"Keepin' it real" is a bit of a phrase I've heard some place, maybe multiple places. My suspicion leans toward it being a greeting by Randy Jackson on American Idol. Don't tell anybody I confessed that though. Actually, my wife watches it and I was in the same room at the time. That's the excuse...
It does serve as a nice segue into today's phrase "local flavor" brought to you by the letter "L". Two of my favorite authors, Roger Crais and CJ Box, write about what they know and a big chunk of that includes the urban and rural landscapes in which their characters live and the plots happen.
For me, RC does a phenomenal job writing about the canyon that Elvis lives in. He does just as well writing about the L.A. and southern CA countryside in which his plots involving Elvis and Pike all take place. Geographic descriptions, maps and freeway descriptions, traffic conditions, and shortcuts are all part of a Roger Crais book taking place in the fictional world of Elvis and Pike, which is an unknown (to me anyway) portion of the real world where I think RC actually lives now. Love his writing.
Writing this entry today, brings me to realize that not only is there a strong local flavor in RC's writing, but he also lavishes time and words on the meals and the food preparation that his characters on occasion indulge in. Further, Elvis has a cat that appears frequently in the Elvis and Pike series. I love these aspects of what RC does with his local flavor and the reality with which he surrounds his characters.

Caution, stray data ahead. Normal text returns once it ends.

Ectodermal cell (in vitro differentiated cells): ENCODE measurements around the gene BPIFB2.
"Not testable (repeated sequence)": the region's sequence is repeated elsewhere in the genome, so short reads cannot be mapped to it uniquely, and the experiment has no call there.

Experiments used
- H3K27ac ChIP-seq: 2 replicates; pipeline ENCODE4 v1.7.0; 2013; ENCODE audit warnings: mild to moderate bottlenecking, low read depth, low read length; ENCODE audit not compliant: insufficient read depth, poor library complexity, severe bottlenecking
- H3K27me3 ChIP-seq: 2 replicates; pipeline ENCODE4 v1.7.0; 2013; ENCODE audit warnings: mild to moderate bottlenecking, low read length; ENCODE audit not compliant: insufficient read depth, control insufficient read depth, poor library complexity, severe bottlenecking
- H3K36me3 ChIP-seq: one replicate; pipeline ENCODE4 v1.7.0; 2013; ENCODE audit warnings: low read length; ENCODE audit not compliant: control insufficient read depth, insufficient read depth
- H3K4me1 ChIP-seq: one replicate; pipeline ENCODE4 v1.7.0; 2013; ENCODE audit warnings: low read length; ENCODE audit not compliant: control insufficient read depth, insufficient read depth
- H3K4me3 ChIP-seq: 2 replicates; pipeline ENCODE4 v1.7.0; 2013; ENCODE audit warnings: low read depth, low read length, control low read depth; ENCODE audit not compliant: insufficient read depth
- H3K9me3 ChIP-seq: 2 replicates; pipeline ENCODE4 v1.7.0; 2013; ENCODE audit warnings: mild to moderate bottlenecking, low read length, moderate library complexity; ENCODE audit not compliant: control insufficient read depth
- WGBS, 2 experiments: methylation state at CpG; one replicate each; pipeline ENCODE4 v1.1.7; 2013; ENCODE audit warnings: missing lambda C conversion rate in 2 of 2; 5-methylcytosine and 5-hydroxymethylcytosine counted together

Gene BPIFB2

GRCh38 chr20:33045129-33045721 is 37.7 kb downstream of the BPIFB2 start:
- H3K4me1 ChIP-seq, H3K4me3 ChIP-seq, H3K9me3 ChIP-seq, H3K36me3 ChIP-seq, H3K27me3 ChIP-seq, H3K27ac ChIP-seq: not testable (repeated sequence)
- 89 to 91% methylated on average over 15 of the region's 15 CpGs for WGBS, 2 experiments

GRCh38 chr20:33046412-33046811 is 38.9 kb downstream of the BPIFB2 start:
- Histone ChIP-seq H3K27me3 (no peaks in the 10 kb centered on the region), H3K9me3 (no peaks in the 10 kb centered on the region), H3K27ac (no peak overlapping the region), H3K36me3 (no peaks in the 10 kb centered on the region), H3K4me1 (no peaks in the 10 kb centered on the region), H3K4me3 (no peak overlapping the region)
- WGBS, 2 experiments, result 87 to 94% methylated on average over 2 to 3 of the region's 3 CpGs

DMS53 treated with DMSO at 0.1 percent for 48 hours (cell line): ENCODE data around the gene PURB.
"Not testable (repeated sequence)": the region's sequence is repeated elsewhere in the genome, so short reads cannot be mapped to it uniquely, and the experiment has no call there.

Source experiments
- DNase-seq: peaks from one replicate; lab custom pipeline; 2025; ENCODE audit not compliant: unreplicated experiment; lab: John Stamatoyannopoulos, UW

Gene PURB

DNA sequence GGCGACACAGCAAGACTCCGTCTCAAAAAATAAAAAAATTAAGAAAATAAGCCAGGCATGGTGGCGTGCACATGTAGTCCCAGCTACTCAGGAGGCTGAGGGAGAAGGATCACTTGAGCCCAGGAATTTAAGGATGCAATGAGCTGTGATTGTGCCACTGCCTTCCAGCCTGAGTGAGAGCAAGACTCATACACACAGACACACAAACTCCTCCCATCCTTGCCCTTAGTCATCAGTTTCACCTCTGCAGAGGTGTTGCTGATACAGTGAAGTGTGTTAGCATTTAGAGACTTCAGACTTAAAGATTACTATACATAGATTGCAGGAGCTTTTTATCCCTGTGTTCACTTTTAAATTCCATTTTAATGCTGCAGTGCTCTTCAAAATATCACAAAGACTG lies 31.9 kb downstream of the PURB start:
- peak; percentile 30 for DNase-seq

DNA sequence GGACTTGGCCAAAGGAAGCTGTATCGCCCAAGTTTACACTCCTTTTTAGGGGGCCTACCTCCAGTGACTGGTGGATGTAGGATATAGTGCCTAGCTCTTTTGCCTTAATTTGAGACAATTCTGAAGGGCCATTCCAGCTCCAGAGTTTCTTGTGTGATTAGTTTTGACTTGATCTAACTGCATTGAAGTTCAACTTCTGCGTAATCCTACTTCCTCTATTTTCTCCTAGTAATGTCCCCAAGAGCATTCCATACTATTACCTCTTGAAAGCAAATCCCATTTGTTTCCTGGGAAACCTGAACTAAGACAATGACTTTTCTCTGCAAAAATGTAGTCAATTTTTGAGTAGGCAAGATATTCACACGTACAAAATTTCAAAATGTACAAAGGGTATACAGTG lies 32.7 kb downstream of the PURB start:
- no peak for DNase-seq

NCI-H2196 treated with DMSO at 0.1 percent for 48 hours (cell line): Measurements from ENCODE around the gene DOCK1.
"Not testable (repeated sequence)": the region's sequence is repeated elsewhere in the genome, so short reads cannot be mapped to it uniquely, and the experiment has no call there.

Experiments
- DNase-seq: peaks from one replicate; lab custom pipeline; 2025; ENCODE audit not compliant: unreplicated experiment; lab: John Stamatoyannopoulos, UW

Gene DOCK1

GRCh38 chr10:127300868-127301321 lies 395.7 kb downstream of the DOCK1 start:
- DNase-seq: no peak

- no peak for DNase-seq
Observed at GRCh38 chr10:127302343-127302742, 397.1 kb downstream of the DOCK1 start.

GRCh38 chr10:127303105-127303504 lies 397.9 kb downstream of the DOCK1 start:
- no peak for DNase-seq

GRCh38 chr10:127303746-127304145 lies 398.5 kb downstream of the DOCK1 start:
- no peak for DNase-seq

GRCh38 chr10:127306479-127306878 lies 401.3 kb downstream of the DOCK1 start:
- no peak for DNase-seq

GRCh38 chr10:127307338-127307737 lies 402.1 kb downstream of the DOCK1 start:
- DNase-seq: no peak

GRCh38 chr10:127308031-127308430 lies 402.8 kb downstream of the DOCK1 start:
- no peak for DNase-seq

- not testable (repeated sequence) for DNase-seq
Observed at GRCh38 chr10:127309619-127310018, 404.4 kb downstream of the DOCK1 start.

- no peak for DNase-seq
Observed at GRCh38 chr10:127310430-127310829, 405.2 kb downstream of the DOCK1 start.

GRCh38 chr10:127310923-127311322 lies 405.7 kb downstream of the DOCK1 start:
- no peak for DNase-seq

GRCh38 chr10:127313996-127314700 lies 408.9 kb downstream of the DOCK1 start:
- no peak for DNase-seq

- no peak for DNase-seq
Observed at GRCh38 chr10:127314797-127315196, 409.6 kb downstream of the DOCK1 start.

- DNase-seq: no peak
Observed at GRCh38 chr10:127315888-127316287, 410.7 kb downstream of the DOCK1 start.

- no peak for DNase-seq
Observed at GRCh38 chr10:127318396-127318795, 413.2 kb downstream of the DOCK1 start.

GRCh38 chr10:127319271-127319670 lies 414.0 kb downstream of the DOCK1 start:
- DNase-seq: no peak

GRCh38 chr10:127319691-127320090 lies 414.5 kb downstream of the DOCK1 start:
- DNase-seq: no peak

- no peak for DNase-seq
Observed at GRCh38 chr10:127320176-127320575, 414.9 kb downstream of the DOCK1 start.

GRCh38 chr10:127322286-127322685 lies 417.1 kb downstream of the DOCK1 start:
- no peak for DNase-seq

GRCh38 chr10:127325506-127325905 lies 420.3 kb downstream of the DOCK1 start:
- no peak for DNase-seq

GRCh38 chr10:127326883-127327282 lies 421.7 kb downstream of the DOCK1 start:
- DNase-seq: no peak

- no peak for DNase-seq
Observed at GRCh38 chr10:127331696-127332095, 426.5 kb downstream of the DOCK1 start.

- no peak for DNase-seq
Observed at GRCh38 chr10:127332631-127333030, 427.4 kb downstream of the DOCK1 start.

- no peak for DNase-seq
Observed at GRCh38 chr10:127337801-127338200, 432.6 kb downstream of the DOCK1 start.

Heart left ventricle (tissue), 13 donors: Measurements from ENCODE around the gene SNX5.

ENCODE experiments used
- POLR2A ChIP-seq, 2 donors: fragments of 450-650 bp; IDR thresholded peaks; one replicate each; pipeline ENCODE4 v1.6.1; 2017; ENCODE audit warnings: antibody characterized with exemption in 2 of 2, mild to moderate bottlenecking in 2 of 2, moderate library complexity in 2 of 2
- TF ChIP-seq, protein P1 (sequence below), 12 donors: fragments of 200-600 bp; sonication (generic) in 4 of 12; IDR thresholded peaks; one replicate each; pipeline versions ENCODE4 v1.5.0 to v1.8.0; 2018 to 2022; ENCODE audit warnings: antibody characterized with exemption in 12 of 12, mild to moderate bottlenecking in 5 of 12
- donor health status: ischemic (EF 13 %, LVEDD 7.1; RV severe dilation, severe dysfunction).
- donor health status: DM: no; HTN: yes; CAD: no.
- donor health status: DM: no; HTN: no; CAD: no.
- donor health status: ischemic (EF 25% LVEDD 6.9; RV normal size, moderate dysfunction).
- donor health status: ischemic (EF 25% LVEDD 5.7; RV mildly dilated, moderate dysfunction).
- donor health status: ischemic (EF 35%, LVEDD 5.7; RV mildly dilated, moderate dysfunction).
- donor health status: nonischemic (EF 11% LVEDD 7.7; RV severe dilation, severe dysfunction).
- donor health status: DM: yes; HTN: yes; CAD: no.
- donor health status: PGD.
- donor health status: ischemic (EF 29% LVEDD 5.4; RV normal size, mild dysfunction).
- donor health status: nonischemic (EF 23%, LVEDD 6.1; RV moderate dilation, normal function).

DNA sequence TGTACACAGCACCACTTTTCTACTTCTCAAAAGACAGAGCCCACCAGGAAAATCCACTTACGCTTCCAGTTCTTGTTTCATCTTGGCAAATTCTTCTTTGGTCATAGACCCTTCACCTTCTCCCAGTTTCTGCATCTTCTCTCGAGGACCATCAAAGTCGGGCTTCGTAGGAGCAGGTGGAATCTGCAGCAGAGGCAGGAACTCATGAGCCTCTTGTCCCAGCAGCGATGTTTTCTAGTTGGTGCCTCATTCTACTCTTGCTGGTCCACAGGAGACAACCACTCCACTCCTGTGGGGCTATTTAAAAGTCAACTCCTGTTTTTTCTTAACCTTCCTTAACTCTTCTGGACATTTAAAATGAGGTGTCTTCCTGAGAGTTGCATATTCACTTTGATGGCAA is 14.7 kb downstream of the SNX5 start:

CJ Box writes about a Wyoming game warden, Joe Pickett, and a frequently included friend, Nate Romanowski. The Joe Pickett series is housed in the fictional setting of Saddlestring, Wyoming, even though Saddlestring could well be a real (if uninhabited) place. CJB's writing gets even better, at least for me, in that Joe has a wife and three daughters. The local settings in his books are all the more real because he's dropping his kids off at school in the morning or stopping in at a bar or restaurant or the library where his wife works part-time. Fiction based on reality, or at least bits and pieces of reality.
If you haven't read CJ Box or Roger Crais, give them a try. I think their fictional worlds are all the better to immerse in because they seem so real. You can live vicariously through the characters as they climb mountains, or drive old Forest Service roads, or sneak across back yards because the line between real and fiction that the authors write about so well is so blurry.